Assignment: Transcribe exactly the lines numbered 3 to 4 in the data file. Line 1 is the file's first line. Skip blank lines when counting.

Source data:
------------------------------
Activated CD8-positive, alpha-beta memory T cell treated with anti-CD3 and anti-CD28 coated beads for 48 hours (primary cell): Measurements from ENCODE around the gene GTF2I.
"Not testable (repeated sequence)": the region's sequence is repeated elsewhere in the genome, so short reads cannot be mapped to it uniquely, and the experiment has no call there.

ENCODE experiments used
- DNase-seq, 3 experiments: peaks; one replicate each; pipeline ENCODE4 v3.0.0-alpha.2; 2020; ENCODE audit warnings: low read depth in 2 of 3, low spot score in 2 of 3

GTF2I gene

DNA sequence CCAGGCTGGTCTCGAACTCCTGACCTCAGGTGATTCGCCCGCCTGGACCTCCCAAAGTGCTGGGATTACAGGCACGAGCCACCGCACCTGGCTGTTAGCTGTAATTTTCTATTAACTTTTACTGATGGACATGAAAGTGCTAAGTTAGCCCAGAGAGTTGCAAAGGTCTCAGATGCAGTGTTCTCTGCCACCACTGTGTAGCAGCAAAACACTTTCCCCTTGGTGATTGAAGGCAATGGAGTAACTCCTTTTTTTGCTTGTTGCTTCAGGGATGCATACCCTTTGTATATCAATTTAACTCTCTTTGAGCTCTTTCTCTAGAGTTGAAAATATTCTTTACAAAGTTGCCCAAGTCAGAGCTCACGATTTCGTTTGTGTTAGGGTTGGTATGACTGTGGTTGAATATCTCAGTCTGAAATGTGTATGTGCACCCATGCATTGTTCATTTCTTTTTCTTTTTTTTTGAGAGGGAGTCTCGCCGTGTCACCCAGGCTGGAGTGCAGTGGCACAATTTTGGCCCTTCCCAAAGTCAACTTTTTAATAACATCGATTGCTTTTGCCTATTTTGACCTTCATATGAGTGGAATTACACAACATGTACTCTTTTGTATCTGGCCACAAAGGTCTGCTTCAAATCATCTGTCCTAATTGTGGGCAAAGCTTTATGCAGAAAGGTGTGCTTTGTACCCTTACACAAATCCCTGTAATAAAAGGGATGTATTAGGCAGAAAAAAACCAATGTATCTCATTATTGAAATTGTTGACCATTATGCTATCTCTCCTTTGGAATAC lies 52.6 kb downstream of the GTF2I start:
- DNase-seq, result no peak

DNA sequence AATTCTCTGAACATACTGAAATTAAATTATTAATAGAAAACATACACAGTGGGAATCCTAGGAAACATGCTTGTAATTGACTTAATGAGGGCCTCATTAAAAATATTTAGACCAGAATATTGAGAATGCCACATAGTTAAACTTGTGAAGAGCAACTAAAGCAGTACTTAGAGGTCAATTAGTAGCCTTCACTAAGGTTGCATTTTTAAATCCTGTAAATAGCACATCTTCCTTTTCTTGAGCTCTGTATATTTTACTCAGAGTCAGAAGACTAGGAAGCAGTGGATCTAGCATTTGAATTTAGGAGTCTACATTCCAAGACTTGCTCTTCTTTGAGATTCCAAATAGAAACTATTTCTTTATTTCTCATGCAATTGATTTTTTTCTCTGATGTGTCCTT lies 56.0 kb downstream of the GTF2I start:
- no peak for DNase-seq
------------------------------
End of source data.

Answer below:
ENCODE experiments used
- DNase-seq, 3 experiments: peaks; one replicate each; pipeline ENCODE4 v3.0.0-alpha.2; 2020; ENCODE audit warnings: low read depth in 2 of 3, low spot score in 2 of 3